Fall is upon us, the season of pumpkin pie, pumpkin spice latte, pumpkin everything and most importantly: Halloween!

Being an avid horror movie fan, you can instantly deduce how October 31st is special to me… I always wanted to throw a Halloween party with crazy decorations… This year I made my dream come true by throwing the party during Morning Report!

So let me tell you about my curious case of bun cellulitis:

Once upon a time, on a quiet call day, the intern me admitted a 68 year-old patient with a history of uncontrolled HTN and cocaine/alcohol dependence… The patient apparently had two fifths of Vodka two days prior to admission (a fifth is a whole bottle, FYI…) and passed out on his back for at least six hours with his wallet in the back pocket. His reason for coming into the hospital was paresthesia of the right foot. He was started on Vancomycin/Cefepime for what we were told a right buttock cellulitis…

The thought sounded outlandish at the time, however I went down to see the patient, I was trying to link the cellulitis and the numbness of the foot, I didn’t have a logical connection then…

Examining the “cellulitis”, the right bun was mildly erythematous and not warm to touch, however there was an induration that you wouldn’t expect in such a circumstance. The labs looked funny: Acute kidney injury (from a previous CKD stage 2), hyperkalemia of 5.8 and hypocalcemia (corrected calcium was 7)… Now Hercule Poirot’s voice was in my brain “Use your little gray cells, mon amie!”, I could see his satisfied smile when the UA showed the tell-tale positive blood with absent RBCs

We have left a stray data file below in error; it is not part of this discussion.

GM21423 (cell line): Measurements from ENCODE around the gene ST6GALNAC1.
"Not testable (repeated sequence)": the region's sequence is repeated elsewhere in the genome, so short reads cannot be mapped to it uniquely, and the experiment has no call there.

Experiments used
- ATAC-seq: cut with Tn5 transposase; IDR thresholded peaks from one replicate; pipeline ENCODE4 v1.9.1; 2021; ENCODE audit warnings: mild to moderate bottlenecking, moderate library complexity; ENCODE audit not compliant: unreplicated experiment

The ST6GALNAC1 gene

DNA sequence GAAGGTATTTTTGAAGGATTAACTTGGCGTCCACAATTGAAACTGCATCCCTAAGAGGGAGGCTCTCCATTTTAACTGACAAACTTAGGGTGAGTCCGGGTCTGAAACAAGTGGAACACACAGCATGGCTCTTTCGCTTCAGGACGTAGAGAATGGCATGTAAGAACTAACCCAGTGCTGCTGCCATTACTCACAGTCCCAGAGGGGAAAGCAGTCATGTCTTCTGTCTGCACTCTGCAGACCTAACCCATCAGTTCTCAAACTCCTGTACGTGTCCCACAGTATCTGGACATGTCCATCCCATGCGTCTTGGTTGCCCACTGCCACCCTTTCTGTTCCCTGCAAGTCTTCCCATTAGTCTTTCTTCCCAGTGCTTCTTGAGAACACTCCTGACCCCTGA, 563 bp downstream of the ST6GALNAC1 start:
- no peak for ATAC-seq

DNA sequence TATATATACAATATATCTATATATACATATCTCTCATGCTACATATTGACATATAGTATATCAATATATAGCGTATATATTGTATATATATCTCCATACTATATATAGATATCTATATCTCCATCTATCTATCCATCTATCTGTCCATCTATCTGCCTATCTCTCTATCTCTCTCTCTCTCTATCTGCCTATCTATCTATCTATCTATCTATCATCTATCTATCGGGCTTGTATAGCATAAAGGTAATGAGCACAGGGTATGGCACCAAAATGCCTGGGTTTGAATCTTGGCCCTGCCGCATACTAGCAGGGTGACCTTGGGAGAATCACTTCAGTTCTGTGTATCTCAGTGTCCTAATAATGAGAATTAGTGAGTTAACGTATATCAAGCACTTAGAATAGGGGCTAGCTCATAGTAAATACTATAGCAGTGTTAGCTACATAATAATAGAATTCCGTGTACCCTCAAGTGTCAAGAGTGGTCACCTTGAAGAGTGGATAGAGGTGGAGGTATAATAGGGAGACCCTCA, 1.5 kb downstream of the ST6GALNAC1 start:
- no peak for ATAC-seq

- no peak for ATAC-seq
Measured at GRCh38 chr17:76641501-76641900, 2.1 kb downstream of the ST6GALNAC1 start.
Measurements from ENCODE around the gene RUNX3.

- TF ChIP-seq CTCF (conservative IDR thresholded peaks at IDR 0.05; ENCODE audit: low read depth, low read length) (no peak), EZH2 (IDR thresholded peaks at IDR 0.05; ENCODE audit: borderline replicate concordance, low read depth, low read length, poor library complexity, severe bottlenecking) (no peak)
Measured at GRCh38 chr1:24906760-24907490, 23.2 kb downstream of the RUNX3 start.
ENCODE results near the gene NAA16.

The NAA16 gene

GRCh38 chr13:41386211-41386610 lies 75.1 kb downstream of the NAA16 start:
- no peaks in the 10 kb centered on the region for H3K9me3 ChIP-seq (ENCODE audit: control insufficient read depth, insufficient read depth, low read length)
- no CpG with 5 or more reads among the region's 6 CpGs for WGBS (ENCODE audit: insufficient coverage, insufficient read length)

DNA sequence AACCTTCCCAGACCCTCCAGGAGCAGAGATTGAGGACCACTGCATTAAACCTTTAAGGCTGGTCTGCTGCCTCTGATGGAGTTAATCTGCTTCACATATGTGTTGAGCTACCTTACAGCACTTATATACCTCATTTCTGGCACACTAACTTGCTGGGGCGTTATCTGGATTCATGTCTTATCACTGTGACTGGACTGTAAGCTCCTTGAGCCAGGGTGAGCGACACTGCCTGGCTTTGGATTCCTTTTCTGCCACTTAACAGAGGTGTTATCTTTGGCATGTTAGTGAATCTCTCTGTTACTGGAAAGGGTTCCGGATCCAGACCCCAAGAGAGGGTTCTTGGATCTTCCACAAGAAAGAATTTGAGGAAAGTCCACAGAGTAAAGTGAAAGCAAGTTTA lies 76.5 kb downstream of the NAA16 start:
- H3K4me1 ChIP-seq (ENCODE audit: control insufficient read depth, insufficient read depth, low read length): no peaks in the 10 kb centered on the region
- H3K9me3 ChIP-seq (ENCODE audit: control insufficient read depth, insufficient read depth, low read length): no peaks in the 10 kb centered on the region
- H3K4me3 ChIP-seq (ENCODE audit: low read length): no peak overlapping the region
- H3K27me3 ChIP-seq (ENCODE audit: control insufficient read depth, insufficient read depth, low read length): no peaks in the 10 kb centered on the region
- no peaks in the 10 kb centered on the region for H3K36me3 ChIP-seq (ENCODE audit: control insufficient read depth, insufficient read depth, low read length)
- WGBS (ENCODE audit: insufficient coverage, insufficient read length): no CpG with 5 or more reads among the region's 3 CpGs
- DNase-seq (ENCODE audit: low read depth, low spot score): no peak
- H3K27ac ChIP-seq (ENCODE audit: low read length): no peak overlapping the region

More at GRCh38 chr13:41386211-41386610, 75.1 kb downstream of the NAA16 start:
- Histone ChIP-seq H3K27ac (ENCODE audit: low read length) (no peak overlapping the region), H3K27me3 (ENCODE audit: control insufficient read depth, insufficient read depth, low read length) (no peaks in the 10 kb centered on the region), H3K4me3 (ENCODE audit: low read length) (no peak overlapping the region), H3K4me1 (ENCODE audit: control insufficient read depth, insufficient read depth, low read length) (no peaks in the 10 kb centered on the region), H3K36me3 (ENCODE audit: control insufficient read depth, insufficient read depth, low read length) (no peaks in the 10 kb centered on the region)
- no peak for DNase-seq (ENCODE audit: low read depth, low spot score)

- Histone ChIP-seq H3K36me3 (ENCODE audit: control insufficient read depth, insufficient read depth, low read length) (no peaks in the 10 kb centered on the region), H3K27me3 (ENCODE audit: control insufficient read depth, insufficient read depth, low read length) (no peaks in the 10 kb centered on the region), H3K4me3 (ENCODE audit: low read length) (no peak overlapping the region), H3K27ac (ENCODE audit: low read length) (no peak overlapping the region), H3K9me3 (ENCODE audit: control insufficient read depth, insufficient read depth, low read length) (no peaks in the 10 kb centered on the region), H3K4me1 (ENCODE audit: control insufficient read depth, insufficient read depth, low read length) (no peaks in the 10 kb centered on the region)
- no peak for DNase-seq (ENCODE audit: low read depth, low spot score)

You know what I am talking about, right? I could see the soft smile on your face!

So a patient who passed out from alcohol for long time, combined with a sprinkle of cocaine who is coming in with AKI, hyperkalemia, hyperphosphatemia and hypocalcemia, with a UA that is showing blood and no RBCs would be having rhabdomyolytis. We ordered a CPK that was > 50,ooo confirming our suspicions!

Now, let’s talk treatment! You would flush them with fluids (aiming for 200 mL/hr of urinary output, you can give anything between 400 to 1000 mL per hour), however after many liters, progressively rising CPK, minimal to absent urine output, rising potassium and signs of pulmonary edema nephrology started the patient on hemodialysis. Keep in mind that dialysis in rahbdo is indicated when you have severe or progressing hyperkalemia, fluid overload and decreased urinary output. The patient recovered his baseline kidney functions and didn’t require continuous dialysis!



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